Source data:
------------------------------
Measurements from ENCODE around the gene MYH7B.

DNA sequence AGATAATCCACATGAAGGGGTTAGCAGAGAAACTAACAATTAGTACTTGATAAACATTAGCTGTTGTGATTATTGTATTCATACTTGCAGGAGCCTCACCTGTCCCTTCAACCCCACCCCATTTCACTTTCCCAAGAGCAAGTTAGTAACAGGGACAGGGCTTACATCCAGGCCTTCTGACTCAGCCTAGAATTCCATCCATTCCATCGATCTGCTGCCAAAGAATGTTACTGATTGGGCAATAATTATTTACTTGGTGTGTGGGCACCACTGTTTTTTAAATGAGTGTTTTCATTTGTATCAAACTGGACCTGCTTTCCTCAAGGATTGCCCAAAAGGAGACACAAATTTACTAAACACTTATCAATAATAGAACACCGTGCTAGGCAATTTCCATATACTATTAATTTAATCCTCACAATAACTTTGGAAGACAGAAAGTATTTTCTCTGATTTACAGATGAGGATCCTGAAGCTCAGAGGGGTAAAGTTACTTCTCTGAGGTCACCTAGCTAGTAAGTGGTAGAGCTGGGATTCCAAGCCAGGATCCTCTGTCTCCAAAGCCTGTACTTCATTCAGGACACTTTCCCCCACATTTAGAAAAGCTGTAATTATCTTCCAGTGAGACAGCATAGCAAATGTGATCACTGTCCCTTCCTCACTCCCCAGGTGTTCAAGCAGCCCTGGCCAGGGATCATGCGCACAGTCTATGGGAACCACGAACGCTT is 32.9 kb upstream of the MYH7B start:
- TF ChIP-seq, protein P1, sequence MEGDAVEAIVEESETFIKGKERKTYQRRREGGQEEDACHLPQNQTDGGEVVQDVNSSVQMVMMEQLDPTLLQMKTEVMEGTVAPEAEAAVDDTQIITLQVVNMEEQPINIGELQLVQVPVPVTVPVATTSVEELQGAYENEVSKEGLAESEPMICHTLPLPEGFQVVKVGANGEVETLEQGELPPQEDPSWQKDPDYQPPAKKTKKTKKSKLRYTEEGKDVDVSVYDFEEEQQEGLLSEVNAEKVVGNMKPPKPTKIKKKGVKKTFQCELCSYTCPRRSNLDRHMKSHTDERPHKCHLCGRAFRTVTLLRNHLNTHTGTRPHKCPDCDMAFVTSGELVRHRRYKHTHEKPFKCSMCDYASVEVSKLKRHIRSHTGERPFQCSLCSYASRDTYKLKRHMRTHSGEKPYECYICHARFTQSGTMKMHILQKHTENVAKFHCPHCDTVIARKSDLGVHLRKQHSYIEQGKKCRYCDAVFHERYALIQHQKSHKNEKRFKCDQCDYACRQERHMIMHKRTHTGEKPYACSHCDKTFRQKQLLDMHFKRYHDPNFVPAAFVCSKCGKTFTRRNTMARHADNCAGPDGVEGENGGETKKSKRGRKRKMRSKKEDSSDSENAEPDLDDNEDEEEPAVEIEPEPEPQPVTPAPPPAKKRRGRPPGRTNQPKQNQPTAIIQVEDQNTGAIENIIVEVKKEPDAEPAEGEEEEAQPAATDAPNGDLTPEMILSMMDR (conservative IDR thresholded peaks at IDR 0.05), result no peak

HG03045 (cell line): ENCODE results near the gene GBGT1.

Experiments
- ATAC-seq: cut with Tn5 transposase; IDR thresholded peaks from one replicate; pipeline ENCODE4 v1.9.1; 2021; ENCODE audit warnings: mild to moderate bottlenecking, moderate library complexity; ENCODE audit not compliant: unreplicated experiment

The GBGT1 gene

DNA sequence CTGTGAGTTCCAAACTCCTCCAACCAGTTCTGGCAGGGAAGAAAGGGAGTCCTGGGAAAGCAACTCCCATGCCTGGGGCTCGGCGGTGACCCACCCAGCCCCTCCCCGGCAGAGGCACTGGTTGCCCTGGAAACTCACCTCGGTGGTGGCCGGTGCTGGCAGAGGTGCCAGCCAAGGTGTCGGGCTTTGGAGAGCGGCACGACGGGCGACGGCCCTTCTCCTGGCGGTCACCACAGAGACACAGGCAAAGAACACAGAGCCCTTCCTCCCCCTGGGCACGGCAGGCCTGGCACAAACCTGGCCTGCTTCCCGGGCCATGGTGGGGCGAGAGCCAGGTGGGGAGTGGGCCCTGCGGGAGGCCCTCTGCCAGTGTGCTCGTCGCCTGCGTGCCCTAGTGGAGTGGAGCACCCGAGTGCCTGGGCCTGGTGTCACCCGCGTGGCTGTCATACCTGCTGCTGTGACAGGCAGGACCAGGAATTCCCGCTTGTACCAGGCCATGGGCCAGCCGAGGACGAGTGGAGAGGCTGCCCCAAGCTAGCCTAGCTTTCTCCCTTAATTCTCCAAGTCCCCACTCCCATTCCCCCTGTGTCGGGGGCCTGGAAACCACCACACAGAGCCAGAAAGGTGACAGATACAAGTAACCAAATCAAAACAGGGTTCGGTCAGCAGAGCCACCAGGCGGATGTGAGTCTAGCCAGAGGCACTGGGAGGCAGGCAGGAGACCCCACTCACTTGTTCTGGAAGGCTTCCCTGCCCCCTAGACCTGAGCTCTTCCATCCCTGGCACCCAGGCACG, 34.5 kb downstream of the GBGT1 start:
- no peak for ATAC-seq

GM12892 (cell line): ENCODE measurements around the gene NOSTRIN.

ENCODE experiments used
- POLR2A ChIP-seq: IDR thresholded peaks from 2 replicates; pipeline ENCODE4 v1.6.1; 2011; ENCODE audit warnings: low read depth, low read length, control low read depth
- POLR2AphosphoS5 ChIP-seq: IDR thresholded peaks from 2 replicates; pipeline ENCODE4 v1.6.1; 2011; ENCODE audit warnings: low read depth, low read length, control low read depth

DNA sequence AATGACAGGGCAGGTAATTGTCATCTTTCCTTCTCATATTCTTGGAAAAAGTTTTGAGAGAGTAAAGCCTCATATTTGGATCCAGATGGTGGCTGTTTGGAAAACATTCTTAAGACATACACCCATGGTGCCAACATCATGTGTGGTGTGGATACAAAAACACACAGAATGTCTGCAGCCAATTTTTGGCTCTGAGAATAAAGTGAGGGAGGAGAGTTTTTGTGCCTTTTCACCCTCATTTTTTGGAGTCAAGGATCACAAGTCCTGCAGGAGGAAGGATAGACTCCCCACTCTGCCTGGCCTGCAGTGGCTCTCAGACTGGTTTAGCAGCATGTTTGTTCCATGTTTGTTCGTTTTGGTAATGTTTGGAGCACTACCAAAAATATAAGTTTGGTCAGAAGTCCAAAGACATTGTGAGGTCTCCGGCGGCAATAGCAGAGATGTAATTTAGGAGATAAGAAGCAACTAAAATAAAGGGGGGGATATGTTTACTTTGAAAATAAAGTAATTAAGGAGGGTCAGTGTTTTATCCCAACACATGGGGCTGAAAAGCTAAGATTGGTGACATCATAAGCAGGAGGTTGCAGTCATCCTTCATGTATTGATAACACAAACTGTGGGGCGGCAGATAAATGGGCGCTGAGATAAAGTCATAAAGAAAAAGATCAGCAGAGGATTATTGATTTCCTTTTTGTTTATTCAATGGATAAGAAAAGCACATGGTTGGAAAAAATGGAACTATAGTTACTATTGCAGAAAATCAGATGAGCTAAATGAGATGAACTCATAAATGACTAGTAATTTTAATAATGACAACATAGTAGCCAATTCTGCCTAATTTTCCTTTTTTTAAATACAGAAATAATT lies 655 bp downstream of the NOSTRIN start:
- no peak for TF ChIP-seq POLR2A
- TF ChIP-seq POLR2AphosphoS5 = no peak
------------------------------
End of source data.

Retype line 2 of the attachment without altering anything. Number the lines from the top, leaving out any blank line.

DNA sequence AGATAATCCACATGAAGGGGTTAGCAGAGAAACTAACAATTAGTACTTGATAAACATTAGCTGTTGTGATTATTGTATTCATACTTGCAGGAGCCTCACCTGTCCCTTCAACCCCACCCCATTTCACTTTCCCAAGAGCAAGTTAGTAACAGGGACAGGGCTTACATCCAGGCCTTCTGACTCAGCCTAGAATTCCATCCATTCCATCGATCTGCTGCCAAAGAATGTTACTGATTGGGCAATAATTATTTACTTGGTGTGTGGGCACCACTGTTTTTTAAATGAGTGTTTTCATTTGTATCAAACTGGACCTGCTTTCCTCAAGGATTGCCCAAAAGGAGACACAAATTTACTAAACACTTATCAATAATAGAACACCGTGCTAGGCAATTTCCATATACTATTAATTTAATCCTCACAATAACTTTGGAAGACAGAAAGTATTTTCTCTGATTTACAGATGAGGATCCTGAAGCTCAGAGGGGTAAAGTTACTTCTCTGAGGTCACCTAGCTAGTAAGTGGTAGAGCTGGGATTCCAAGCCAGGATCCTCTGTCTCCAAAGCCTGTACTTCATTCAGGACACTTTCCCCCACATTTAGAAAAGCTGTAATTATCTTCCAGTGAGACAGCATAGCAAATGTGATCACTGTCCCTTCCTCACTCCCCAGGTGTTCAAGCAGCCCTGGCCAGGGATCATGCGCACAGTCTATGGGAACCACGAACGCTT is 32.9 kb upstream of the MYH7B start: